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Do you choke at the worst times?

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in Leaders & Managers,Workplace Communication

As the tennis player tosses his ball into the air before a serve, a little voice inside his head says, “There is a very good chance I’ll muff this serve.” Then, of course, he does. In other words, he choked.

Choking is a two-part process that can hit whenever the stakes are high:

You tell yourself that something will go badly.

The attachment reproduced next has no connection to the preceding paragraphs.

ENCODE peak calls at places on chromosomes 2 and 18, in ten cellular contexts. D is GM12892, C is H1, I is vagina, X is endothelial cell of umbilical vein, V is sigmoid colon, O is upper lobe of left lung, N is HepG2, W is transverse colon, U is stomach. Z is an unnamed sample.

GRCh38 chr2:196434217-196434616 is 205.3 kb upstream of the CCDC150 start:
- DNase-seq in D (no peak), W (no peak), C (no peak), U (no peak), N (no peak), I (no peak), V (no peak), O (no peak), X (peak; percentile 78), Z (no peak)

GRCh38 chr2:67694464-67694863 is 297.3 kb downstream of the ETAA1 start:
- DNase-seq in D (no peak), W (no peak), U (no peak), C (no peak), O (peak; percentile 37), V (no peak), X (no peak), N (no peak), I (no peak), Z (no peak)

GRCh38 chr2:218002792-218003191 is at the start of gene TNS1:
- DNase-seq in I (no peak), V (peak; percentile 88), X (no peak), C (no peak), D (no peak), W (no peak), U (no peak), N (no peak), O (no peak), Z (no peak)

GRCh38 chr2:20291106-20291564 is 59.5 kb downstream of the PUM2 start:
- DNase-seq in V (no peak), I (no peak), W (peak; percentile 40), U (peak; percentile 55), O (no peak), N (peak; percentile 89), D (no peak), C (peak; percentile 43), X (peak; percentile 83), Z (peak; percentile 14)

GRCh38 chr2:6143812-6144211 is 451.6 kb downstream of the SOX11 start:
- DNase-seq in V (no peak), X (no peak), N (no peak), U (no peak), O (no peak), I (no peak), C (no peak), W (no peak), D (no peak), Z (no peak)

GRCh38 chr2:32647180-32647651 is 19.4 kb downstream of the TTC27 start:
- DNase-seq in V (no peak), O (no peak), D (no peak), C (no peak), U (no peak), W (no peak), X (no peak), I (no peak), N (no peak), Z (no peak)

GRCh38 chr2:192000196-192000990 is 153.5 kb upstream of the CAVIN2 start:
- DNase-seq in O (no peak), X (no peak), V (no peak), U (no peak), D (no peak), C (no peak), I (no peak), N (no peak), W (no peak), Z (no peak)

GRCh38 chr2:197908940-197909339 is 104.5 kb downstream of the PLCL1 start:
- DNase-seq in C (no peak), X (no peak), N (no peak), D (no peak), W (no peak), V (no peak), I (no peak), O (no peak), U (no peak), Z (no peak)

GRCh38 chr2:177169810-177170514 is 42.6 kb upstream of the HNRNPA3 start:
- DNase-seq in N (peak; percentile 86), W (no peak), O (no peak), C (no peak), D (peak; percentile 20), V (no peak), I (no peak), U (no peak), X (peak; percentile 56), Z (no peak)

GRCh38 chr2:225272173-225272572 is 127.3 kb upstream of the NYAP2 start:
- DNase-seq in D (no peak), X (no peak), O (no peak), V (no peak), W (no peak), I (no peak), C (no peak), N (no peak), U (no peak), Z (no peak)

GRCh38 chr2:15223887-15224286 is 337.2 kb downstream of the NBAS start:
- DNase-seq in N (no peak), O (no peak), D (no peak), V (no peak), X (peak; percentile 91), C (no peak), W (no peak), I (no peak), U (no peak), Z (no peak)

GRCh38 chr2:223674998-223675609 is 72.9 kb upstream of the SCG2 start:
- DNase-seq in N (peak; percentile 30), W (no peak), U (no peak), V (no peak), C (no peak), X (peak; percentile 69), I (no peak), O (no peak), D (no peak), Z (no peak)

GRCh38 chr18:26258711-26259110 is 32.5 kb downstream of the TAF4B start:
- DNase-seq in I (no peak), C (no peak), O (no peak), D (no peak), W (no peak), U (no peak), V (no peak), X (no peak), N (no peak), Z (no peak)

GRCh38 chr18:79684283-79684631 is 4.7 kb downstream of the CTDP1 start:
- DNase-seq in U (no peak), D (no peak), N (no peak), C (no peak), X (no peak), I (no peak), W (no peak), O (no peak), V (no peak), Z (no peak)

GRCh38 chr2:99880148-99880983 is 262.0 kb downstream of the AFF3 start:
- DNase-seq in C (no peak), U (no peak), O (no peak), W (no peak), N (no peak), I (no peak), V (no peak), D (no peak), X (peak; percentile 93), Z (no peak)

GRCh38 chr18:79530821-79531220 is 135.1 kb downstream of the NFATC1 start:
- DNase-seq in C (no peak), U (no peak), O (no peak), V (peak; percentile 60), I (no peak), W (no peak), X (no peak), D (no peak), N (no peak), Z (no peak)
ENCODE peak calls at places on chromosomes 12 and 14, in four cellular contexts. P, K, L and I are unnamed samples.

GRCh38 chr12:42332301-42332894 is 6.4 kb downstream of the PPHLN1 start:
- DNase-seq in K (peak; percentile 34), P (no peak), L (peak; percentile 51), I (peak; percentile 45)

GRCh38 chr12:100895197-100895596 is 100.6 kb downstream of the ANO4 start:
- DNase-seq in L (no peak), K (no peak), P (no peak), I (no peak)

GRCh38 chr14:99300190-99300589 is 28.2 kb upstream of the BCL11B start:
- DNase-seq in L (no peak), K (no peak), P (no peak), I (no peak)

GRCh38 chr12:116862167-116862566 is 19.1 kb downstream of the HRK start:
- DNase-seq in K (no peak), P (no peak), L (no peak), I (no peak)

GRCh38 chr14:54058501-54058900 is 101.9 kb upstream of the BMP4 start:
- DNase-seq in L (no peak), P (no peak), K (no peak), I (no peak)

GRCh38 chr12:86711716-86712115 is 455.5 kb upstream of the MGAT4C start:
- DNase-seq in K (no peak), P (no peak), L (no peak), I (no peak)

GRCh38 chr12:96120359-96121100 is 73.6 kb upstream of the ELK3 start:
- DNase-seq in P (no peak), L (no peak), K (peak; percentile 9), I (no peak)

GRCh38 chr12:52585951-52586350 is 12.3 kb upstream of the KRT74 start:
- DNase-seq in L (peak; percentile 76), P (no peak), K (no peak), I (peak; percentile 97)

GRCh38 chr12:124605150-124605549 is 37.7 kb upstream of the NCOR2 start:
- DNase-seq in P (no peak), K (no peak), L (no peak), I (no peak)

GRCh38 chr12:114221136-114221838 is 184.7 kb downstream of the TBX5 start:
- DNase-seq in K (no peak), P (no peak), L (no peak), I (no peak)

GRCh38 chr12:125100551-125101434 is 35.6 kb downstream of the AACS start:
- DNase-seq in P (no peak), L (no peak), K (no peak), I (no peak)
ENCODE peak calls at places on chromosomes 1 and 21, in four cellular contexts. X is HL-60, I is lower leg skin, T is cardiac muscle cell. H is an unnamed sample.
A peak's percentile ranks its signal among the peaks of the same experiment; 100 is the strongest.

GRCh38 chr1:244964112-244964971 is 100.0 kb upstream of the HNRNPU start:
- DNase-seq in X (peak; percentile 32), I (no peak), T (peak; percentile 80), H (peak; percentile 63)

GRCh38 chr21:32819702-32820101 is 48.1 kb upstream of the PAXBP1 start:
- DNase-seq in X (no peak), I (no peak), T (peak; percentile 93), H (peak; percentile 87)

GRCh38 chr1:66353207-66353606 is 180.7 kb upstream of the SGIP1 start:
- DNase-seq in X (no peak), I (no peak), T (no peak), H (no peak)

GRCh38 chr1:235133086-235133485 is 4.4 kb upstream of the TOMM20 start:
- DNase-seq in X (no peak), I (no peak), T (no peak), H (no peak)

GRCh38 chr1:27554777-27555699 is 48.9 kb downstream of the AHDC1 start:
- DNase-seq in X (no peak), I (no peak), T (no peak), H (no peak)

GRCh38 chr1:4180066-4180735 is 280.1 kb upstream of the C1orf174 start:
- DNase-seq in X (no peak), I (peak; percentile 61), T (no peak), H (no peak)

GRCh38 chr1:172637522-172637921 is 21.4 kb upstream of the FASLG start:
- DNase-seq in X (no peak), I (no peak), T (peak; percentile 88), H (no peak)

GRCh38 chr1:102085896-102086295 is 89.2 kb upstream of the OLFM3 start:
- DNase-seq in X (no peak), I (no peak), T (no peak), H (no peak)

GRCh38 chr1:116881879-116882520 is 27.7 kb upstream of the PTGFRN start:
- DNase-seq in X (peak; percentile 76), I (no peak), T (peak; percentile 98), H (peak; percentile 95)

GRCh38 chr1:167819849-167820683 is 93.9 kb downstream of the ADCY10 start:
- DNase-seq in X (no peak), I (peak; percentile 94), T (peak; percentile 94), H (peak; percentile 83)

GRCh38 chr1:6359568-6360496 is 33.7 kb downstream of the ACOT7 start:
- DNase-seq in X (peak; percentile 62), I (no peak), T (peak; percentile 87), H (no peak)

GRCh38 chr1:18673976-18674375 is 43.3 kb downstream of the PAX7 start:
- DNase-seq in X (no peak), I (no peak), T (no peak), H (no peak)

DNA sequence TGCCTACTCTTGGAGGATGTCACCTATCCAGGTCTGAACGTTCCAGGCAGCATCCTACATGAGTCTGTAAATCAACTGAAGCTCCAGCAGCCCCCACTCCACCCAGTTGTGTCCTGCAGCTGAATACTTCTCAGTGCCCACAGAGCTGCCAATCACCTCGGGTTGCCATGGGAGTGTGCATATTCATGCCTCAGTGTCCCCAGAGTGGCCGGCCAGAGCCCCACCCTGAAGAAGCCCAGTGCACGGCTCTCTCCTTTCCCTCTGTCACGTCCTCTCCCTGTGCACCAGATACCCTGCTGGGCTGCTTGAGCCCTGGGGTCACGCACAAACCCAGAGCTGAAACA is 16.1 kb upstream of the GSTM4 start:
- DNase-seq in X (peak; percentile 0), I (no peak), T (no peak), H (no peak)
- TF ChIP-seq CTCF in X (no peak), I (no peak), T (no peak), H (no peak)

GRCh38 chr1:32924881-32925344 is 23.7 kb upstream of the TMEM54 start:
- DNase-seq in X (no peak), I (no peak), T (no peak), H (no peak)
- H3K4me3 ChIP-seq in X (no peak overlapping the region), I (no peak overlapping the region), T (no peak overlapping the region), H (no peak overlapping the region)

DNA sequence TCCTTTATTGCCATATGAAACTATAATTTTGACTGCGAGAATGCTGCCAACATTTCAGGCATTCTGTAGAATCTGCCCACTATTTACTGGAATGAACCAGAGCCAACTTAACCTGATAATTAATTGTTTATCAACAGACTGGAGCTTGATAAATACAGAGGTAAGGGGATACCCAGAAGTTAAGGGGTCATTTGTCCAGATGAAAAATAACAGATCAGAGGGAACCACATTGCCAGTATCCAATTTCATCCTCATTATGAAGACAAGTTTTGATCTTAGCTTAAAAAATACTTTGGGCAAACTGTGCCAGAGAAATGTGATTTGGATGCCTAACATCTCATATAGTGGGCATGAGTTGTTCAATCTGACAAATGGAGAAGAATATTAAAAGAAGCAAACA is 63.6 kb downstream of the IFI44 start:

You then under-perform to ensure that your prediction comes true.

How can you stop choking?
  • Admit that you tend to choke. Some people never hear that little voice of failure. But if you’re someone who does, own up to it so that it doesn’t catch you by surprise in a critical spot.

  • Remember that choking is possible only when success is near. That inner voice is something positive, a sign that you’re striving for a significant achievement.

  • Shift at once to your proven strengths, not your weaknesses, to score a win quickly. Interesting: Most people go to their weaknesses when they start to choke. Go to your strengths instead, and you’ll beat choking the next time it rears its head.
—Adapted from “The Enemy Within,” Dan Weil, Tennis.

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